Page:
The commanding officer of the USS Barry, an Arleigh Burke-class guided-missile destroyer, reiterated Sunday (Nov. 22) that its transit through the Taiwan Strait and presence in the South China Sea is vital to maintaining a free and open Indo-Pacific.
"The freedom of all nations to navigate in international waters is critically important. Barry's transit of the Taiwan Strait yesterday (Nov. 21) ensured the right and instills the confidence of all nations to trade and communicate in the South China Sea," Commander Chris Gahl said in a U.S. Pacific Fleet release. According to the USS Barry, it was the vessel's fourth routine transit through the strait this year, with the mission being to conduct maritime security operations and promote peace and stability in the region.
The release also cited Lt. Cmdr. Timothy Baker, who is the ship's planning and tactics officer, as saying that it conducted a Freedom of Navigation (FON) operation around the Paracel Islands this past April and then rendezvoused with the USS America expeditionary strike group for operations in the South China Sea.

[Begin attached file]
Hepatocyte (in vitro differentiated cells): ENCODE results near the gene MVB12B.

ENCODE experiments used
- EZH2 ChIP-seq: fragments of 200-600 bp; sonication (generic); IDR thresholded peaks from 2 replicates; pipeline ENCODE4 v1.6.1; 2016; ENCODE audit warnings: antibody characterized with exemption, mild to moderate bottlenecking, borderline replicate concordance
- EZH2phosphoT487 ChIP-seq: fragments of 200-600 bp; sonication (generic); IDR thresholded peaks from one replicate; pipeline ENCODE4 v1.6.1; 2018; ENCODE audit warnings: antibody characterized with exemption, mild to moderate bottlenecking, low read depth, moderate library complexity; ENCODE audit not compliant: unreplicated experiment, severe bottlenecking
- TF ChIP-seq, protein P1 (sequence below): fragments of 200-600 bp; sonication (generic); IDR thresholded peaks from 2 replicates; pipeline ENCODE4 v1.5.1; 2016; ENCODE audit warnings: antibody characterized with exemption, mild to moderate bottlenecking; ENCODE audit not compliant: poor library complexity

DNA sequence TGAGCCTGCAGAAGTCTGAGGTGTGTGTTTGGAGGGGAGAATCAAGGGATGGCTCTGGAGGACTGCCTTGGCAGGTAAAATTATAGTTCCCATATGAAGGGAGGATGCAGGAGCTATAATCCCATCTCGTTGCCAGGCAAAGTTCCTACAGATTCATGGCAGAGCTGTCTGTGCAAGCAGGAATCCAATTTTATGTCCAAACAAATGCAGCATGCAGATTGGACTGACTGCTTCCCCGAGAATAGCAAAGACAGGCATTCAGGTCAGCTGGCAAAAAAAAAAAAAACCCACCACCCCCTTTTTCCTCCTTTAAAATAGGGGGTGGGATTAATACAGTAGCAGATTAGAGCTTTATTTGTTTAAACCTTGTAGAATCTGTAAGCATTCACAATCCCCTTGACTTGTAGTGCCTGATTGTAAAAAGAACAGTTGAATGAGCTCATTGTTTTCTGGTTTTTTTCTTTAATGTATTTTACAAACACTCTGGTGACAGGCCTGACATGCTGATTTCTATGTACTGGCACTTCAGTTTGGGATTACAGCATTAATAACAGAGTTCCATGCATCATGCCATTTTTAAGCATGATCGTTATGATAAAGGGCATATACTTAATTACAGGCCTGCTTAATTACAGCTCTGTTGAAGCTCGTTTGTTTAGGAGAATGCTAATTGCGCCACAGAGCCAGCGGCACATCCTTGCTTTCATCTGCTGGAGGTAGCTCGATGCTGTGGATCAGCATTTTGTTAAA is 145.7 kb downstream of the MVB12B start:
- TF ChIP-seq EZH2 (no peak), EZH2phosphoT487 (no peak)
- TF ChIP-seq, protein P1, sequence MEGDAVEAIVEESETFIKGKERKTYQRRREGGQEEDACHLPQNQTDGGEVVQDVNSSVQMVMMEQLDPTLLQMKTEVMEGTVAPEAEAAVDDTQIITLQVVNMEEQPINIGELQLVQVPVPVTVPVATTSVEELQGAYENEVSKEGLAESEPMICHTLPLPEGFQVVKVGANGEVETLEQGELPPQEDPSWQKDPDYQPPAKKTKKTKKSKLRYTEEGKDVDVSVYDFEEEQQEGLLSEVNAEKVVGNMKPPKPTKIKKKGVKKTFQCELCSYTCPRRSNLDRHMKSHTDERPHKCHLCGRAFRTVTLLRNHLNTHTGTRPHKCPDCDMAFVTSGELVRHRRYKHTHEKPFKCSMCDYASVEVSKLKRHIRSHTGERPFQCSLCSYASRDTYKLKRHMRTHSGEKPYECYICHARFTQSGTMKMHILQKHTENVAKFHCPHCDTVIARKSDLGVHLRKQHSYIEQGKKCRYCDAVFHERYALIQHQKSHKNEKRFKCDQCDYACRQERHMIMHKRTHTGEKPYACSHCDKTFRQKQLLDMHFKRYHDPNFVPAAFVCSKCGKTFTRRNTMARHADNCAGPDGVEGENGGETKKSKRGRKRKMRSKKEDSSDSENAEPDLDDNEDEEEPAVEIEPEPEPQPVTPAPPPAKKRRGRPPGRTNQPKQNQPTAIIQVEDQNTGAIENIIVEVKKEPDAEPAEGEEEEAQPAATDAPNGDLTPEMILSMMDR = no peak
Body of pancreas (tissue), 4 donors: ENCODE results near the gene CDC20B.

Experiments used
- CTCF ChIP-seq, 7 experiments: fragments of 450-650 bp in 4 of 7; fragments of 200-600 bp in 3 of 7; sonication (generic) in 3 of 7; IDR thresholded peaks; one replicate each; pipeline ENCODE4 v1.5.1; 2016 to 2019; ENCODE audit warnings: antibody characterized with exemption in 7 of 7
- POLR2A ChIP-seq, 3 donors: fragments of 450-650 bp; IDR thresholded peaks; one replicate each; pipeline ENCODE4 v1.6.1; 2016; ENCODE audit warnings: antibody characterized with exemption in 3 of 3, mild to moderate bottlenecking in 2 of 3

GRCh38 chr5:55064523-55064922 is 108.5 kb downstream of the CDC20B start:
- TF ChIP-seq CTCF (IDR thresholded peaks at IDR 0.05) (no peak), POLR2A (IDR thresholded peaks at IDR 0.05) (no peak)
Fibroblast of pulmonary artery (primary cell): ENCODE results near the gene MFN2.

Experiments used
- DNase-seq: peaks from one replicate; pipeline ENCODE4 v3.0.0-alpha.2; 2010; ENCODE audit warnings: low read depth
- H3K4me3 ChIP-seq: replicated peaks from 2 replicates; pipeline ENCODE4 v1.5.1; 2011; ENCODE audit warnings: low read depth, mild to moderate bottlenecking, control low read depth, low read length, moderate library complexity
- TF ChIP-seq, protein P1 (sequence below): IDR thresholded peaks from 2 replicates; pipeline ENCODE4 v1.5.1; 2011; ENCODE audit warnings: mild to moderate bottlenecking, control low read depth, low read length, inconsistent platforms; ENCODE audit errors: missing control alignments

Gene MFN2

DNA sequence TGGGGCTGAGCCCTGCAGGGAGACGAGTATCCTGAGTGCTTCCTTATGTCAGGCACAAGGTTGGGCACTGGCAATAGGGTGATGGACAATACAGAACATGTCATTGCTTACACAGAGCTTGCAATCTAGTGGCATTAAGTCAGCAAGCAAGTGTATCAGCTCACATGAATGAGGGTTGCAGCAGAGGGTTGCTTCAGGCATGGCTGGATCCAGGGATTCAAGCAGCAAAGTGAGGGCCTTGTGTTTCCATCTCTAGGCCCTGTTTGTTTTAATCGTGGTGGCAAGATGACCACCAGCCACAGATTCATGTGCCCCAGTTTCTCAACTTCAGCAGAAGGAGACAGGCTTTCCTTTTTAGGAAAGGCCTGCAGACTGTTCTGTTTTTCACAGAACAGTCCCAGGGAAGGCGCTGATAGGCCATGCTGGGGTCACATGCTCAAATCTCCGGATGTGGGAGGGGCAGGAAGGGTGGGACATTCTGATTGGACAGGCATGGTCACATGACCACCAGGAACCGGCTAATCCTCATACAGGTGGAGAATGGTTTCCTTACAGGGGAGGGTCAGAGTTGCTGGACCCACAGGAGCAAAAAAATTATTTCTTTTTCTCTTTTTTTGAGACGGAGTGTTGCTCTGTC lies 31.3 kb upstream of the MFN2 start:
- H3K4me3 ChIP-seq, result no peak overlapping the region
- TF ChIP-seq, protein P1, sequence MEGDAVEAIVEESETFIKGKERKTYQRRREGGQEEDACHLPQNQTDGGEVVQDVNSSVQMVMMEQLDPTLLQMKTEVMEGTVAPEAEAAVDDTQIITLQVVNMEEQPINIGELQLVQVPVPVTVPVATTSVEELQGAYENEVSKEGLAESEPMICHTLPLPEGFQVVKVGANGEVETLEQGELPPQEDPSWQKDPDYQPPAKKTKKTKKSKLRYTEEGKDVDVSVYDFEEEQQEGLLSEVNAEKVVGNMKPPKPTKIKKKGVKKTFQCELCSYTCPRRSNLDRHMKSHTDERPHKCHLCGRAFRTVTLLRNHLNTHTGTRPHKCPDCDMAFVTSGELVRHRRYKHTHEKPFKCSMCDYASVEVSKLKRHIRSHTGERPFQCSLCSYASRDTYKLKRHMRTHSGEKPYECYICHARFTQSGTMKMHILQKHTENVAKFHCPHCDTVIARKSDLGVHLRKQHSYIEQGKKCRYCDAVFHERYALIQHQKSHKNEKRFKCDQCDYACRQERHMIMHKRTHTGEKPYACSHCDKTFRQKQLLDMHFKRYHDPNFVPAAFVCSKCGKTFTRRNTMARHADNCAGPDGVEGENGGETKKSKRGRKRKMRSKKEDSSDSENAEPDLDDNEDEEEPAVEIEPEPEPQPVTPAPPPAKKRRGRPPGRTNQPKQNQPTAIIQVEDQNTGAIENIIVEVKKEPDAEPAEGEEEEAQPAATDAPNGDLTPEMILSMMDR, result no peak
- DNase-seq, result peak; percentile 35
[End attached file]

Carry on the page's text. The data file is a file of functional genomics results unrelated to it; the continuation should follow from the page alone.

"Whether operating independently or as a part of a larger group, Barry serves as a highly visible symbol of the overwhelming force the United States can deploy to defeat aggression," Baker said. Late on Saturday, Taiwan's Ministry of National Defense (MND) confirmed that the U.S. vessel entered the strait from the north and headed in a southerly direction.
Meanwhile, the ministry added that its military is monitoring the situation in the region and did not detect any unusual activities during the maneuver.
The Arleigh Burke-class is forward-deployed to Yokosuka, Japan, and assigned to Destroyer Squadron 15, according to the U.S. Pacific Fleet.